Policymakers also defined what behaviors were acceptable. They had powerful norms for control. The Speaker of the House decided what was disorderly, banned C4LD’s leader from the legislature grounds, and ordered the public gallery cleared if, in his opinion, protesters disregarded the rules. The Tories introduced legislation that read, “Decisions taken cannot be reviewed by or appealed to a court,” putting policy outside the court’s jurisdiction. The Tories changed the Environmental Assessment Act before the Adams Mine was considered so that it could pass review, and also changed the time-allocation rules in the legislature for the amalgamation debate. TO-Bid established policies for visitor behavior to avoid what it decided was disorder at open meetings.

The policymakers could even create an image that the protesters were escalating the conflict. They had barriers erected to restrict access to the steps of the legislature where C4LD habitually made public statements. As the number of rules and police presence increased “you kept trying, you’d look more lunatic. We didn’t change our tactics but as [the rules] changed, the dynamic changed” (Interview with Hilary). The news media could make Bread Not Circuses look more radical by reporting that BNC had contributed to Toronto losing a previous bid for the 1996 Olympics.

Instead of attempting to use traditional power against policymakers, the protest groups used power that is visible through a complexity lens. They perturbed the policy-making system as often, as robustly and in as many creative ways as they could to churn the fitness landscape, counting on system vulnerability to a cascade. Protest power lay in driving policymakers from their comfort with central control, stability, and predictability to the edge of chaos where they might learn, adapt, and coevolve.

Using a multitude of tactics to make space for discussion of their knowledge and issues, the three protest groups strove to create the conditions for a bifurcation in the public policy. Systems at bifurcation points are far-from-equilibrium and unstable. The protest groups attempted to keep the system unstable by generating novelty and surprise. When unable to directly affect powerful policymakers, the protest groups used tactics to attack the policymaker’s fitness peak. For example, the protest groups pressured even more powerful institutions to deny the local policymakers the decisions they wanted. They asked the Pope to cancel the international World Catholic Youth Day that would attract approximately 400,000 visitors to Toronto. They lobbied the IOC to reject Toronto’s bid, and petitioned the Governor General of Canada and the Lieutenant General of Ontario to refuse to allow amalgamation to proceed. The power wielded by His Holiness and Their Excellencies became analyzable inputs in the complexity science frame.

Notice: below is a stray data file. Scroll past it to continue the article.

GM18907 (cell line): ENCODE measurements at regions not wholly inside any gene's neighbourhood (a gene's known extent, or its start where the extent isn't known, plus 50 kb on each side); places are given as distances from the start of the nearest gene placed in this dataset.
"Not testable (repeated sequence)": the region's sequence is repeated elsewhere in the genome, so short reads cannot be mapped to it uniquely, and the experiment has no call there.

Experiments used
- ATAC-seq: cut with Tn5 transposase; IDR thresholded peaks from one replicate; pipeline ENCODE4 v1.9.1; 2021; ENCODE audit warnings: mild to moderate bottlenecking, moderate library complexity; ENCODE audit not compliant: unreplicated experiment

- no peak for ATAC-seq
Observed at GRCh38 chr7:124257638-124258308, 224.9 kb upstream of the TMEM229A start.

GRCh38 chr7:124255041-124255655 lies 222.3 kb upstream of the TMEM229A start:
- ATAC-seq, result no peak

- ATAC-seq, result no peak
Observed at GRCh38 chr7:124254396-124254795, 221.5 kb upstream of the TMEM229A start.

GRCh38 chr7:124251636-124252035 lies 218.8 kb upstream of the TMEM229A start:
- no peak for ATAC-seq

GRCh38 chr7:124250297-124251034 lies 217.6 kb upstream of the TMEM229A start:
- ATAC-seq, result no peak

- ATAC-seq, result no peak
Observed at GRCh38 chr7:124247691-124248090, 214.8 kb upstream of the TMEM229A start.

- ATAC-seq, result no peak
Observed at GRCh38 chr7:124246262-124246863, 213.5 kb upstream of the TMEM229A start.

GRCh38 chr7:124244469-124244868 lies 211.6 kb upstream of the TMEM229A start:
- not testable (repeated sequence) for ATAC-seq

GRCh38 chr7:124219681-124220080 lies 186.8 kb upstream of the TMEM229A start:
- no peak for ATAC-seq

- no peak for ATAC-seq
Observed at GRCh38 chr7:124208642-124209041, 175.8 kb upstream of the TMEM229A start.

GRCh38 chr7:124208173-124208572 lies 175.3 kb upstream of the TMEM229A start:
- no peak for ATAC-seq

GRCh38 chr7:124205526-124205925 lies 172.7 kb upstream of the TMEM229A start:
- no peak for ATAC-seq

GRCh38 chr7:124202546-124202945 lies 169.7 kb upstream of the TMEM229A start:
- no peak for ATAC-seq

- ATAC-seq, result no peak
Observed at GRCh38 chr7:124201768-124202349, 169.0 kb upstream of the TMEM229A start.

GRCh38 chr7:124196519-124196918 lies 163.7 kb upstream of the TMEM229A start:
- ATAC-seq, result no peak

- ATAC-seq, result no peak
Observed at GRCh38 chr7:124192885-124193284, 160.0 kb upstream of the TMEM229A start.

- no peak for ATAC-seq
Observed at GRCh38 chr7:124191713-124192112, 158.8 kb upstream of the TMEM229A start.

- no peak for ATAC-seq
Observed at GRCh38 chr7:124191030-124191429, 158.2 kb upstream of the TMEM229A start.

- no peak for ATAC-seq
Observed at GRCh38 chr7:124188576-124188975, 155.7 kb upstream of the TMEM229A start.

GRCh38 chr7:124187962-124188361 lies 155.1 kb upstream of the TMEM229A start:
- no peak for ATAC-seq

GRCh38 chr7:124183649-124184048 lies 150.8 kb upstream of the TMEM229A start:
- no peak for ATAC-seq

The protesters understood that they would not be perceived as credible if all they did was demonstrate. They wanted their worldview as part of a democratic debate and therefore, they reasoned, they had to behave democratically. “Some people wanted to do more civil disobedience. For the most part, C4LD was not interested in civil disobedience. It was not part of what we did” (Interview with Hilary). The protest groups hoped at least one of their activities would be the perturbation that created a bifurcation and a policy system cascade. They used what power they could: moral persuasion, research into the government’s facts to provide alternative facts, multiple nimble community mobilization strategies, and mass dissent. Without staff or money a few protesters could reach large audiences. Technology and information were power balancers. Where social movements of decades ago had to rely on costly and time intensive printed and mailed literature, the protest groups instantly posted online research, opinions, bulletin boards, and links to others’ websites (Falconer, 2001).

BNC stopped doing what Helen referred to as the “liberal stuff,” such as trying to meet with councilors. “We thought that everything we did was creative … given the climate and high security (Interview with Helen). Anti-Adams Mine protesters did the liberal stuff and street theatrics. Dusty put Mayor Lastman’s phone number on cell phones’ speed dial, and had summer festival attendees clog the mayor’s voice mail with messages objecting to his support of the Adams Mine plan (Interview with Dusty). Peter and Henry coordinated a telephone bank from which volunteers phoned Torontonians asking them to call their councilors (Media release Pollution Probe, 29 September 2000). The protesters calculated that they needed to change approximately nine votes and found constituents who would telephone potential swing vote city councilors. They urged people to write, phone and visit councilors (Interviews with Henry, Peter and Dusty). They filled a fiberglass moose [a symbol of Toronto in 2000] with garbage. When councilors went on a five-hour tour to the Adams Mine site in June 2000, a cavalcade of protesters with black armbands and a hearse dogged them.

When the chaotic period of the protests ended, the systems returned to stability in new states of equilibrium with an amalgamated Toronto, a changed garbage disposal policy, and Toronto considering its next Olympic bid. Globally, BNC is still a hub of information linking protest groups in other Olympic host and bid cities. The anti-Adams Mine coalition won their protest at a local time scale. At a global time scale, the Adams Mine is still a tempting pit for Toronto.